I’ve backburnered Season of Death, because by the time I got its first draft done, I realized I really needed to complete and publish the prequel first, which is a novel, which means–squirrel!
Yup, that’s an ADD/dog/Up call out.
Yup, that means, although I finished the first draft of Season of Death, instead of working on the New World series, I’ve been spending my time on a completely different, unrelated series nicknamed Archer (real name is probably Guardian Spirit).
Here’s a somewhat-edited snippet from nicknamed Archer 1 (whose true title is probably Tower or Tower of Trials), from Chapter 1, by me, Jodi Ralston:
The ghost seated opposite Guard stopped talking mid-sentence and slipped through a crack in the broken white courtyard. Guard, pushing back the hood of his grey duster, saw that she did not act alone. Everywhere white aetheric smoke curled into hiding places; not one ghost lingered to explain.
So he guessed. “Something’s coming to Holm,” he whispered and grabbed his bone-wood bow. His grey-gloved hand tightened. “Or has already come.”
Guard refastened his six-arrow quiver as he rose, thinking, West Arcade, West Entry. Last year a pack of ghouls had attacked from that direction. At that memory, his quiver shivered and merged with his duster, becoming just another part of the armor of magicked grey cloth.
On a nearby building, something white fluttered in the moonlight, resembling a tattered curtain on the white wall. That building had no curtains because it, like his home, had no window, only a doorless entrance. As Guard approached, the smoke retreated. Eyes whiter than the ancient bone-white of Holm stared from a fissure in the brick. Then the black pupils slid toward the covered western road.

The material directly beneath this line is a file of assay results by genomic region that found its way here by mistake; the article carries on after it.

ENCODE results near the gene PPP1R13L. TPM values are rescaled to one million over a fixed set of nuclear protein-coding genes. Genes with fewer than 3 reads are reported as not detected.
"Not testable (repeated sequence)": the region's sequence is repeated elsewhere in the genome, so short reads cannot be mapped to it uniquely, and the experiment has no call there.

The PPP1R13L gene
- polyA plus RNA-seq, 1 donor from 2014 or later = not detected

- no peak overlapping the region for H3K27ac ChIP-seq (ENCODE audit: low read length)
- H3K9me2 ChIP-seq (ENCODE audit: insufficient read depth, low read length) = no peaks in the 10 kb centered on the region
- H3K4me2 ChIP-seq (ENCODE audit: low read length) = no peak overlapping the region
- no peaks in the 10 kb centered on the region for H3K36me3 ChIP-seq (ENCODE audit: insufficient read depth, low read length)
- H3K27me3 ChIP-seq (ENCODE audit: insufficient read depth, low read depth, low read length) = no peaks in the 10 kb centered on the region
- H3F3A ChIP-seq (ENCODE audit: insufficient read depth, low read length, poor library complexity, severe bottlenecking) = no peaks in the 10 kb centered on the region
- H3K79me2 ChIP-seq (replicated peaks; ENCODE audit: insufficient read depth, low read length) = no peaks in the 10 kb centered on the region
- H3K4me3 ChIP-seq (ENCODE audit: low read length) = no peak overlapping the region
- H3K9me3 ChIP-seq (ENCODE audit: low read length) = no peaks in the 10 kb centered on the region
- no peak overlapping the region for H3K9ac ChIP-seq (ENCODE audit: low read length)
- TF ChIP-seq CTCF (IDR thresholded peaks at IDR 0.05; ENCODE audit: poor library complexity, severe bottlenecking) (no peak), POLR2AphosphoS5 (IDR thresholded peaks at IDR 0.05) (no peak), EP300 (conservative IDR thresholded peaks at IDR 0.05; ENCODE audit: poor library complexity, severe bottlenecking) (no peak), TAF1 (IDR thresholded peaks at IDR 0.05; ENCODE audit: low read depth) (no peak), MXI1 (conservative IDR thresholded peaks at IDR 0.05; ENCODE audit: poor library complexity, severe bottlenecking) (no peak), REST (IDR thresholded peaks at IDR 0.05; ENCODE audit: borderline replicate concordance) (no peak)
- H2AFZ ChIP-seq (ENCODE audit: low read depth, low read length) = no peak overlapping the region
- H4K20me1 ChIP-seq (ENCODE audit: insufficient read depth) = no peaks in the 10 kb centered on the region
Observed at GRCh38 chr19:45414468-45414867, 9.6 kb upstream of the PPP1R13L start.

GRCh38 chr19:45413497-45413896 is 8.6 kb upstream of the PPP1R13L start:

“Thanks,” Guard whispered even as his chest tightened. He dashed through shadows, heading for that broad passage. Pressing his back against the crumbling, open archway of the arcade, he held his breath, listening, finger playing with his bowstring. Ghouls were swift of foot and fast of wing. They liked to leap from heights, like wildcats, down upon prey. They might be snuffling after a shrinking ghost, or they might be perched in a break in the roof, lying in wait. They had done so before.
That was how Guard’s adoptive father, the Guardian Spirit of Holm of Kaskey, had fallen three years ago when Guard was eighteen.
A moment passed. Then another. Guard heard no scuttling claws. No gnashing teeth. No rock dislodged to bounce against stone walls or stone floor. Guard heard . . .
Anyway, don’t fear the rascally furry-tailed rodents with this work. I completed the first edit last night. Now all that remains is the lighter edit, hitting the fix list notes and nitpicky grammar concerns. Then it’s ready to move on to publishing prep stages, which include formatting and proofing. Phew! I’ll be glad when it’s done.